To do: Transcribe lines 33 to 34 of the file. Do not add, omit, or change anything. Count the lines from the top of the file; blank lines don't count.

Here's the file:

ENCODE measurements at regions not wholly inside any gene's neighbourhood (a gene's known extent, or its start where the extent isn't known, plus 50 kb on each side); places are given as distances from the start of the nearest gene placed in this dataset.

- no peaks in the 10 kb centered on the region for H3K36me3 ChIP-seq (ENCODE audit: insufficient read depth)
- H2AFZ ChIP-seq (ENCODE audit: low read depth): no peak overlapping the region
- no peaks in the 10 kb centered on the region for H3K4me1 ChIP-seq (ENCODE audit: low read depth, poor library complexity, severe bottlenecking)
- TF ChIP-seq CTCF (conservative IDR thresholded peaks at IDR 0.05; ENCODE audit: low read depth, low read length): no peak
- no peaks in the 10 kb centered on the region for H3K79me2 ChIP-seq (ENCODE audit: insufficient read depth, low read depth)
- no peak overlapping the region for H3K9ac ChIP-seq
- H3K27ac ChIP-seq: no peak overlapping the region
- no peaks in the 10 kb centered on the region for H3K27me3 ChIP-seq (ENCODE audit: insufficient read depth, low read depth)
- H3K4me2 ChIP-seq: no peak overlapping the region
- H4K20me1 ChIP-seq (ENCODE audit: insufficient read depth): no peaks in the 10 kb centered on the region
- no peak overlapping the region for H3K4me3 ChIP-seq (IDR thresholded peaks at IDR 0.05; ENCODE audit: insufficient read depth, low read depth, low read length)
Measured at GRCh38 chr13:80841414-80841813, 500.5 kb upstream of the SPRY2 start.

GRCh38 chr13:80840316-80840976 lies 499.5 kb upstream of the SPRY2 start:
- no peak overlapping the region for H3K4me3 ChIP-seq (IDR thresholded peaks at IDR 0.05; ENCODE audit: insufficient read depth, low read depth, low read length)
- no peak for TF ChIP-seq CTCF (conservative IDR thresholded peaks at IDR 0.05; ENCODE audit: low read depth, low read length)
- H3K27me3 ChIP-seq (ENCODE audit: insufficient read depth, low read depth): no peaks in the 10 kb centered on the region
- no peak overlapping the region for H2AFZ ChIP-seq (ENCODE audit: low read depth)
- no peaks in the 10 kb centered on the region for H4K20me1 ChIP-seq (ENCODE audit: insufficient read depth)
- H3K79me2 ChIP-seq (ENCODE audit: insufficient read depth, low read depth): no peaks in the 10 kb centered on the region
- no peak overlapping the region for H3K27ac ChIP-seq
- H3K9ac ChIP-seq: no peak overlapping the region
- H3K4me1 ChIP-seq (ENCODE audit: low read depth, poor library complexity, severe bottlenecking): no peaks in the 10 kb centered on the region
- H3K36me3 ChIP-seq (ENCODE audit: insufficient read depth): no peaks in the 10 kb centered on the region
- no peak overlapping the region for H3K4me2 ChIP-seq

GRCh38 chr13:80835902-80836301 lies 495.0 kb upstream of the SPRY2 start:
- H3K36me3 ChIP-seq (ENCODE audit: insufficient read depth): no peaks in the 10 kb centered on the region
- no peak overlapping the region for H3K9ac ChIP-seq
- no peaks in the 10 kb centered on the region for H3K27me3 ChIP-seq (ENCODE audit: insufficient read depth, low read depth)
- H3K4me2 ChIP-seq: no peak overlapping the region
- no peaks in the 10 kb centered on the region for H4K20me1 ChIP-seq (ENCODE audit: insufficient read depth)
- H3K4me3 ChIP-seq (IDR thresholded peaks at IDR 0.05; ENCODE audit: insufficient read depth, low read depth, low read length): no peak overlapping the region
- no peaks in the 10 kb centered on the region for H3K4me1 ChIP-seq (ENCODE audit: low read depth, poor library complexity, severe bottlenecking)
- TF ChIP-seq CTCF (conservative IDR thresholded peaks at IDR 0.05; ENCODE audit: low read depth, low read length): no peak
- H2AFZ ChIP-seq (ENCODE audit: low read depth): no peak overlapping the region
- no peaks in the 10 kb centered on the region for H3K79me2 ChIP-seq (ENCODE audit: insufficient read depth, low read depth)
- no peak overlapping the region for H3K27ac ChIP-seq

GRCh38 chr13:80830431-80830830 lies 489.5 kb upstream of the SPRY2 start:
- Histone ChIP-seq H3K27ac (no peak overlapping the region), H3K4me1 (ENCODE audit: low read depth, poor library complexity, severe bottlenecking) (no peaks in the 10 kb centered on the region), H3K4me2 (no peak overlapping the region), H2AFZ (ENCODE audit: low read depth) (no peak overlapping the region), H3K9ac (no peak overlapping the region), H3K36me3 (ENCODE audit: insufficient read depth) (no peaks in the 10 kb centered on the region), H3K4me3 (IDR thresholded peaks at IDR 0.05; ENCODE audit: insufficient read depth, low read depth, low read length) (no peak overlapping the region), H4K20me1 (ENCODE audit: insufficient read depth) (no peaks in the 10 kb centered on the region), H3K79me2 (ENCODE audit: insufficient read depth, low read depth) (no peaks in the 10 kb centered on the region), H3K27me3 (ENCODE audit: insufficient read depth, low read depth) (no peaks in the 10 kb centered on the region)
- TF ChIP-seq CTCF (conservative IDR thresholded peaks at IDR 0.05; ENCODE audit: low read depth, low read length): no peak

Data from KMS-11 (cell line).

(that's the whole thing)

- no peaks in the 10 kb centered on the region for H3K4me1 ChIP-seq (ENCODE audit: low read depth, poor library complexity, severe bottlenecking)
- TF ChIP-seq CTCF (conservative IDR thresholded peaks at IDR 0.05; ENCODE audit: low read depth, low read length): no peak